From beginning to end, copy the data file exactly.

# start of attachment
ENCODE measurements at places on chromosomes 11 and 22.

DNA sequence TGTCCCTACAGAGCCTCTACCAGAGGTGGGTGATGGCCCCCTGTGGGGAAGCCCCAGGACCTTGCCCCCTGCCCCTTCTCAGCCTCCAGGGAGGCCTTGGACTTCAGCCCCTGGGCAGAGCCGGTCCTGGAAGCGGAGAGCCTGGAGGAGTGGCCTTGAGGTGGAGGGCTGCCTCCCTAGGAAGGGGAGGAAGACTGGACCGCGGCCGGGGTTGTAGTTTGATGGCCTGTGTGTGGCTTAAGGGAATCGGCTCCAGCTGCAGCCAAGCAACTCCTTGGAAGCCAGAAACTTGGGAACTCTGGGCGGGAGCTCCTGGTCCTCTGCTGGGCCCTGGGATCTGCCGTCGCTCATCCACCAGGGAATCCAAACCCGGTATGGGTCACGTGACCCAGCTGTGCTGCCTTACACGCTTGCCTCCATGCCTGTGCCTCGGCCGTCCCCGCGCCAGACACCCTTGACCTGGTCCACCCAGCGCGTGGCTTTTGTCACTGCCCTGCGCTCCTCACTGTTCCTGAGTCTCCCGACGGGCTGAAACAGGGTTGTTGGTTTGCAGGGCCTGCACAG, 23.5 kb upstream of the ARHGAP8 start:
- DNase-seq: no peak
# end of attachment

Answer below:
ENCODE measurements at places on chromosomes 11 and 22.

DNA sequence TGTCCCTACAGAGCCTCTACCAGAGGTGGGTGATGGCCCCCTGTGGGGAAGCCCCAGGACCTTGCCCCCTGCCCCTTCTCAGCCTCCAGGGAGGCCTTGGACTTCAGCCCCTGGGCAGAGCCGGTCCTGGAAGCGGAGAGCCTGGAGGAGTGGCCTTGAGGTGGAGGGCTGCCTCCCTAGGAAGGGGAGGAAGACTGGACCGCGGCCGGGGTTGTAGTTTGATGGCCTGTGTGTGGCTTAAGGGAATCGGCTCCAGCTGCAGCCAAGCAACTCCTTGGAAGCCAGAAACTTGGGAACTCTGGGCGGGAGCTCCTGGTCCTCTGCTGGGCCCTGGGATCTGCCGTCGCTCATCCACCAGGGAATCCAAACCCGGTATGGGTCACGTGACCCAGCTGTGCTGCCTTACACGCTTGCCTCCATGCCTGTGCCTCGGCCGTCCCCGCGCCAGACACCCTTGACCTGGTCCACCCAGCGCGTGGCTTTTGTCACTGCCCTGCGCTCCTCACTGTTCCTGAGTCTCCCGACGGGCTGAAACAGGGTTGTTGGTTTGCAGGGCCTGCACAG, 23.5 kb upstream of the ARHGAP8 start:
- DNase-seq: no peak